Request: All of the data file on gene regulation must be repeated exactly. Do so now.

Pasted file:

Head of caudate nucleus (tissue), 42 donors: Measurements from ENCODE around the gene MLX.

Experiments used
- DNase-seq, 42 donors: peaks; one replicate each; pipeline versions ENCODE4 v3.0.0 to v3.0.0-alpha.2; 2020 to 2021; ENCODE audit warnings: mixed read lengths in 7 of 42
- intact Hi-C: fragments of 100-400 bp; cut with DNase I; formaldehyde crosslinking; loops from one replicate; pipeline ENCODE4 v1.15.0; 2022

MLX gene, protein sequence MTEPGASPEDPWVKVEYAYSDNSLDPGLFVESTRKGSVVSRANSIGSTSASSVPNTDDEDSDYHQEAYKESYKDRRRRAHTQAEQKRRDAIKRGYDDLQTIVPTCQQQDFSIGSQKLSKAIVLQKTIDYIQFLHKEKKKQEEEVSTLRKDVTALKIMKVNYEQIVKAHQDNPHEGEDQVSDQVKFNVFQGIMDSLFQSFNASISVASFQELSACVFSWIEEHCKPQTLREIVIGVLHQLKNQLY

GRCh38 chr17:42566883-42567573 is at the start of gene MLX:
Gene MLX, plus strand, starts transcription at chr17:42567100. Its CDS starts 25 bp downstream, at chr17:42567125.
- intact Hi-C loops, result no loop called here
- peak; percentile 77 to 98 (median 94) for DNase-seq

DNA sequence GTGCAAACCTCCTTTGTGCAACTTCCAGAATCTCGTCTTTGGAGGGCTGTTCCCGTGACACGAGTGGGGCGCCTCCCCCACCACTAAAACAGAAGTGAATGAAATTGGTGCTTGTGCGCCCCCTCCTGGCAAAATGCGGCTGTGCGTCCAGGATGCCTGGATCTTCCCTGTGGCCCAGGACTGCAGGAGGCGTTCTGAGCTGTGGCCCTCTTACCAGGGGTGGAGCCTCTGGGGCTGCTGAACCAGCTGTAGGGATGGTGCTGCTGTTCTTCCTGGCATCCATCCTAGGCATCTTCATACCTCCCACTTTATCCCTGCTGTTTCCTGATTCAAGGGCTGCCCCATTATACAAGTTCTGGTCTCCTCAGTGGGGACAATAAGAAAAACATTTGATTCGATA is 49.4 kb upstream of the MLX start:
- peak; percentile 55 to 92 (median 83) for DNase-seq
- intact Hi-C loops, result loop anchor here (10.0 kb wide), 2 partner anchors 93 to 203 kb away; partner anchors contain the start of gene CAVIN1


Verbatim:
Head of caudate nucleus (tissue), 42 donors: Measurements from ENCODE around the gene MLX.

Experiments used
- DNase-seq, 42 donors: peaks; one replicate each; pipeline versions ENCODE4 v3.0.0 to v3.0.0-alpha.2; 2020 to 2021; ENCODE audit warnings: mixed read lengths in 7 of 42
- intact Hi-C: fragments of 100-400 bp; cut with DNase I; formaldehyde crosslinking; loops from one replicate; pipeline ENCODE4 v1.15.0; 2022

MLX gene, protein sequence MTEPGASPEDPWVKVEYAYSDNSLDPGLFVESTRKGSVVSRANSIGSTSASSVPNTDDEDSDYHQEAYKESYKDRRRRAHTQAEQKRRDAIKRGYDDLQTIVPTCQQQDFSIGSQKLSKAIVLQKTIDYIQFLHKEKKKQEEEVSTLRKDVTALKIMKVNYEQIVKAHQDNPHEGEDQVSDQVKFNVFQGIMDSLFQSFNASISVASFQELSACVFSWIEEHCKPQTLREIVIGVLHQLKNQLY

GRCh38 chr17:42566883-42567573 is at the start of gene MLX:
Gene MLX, plus strand, starts transcription at chr17:42567100. Its CDS starts 25 bp downstream, at chr17:42567125.
- intact Hi-C loops, result no loop called here
- peak; percentile 77 to 98 (median 94) for DNase-seq

DNA sequence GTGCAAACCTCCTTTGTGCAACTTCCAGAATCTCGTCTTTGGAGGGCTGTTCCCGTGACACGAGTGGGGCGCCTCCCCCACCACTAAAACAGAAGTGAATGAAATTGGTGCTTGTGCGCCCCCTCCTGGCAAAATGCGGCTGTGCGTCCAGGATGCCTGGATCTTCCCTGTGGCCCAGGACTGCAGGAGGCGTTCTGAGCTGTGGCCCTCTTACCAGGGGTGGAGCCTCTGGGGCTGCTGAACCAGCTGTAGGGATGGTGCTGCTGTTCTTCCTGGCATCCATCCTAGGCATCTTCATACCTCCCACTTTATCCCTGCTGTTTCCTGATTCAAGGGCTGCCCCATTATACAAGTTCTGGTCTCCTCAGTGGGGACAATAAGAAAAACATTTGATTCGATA is 49.4 kb upstream of the MLX start:
- peak; percentile 55 to 92 (median 83) for DNase-seq
- intact Hi-C loops, result loop anchor here (10.0 kb wide), 2 partner anchors 93 to 203 kb away; partner anchors contain the start of gene CAVIN1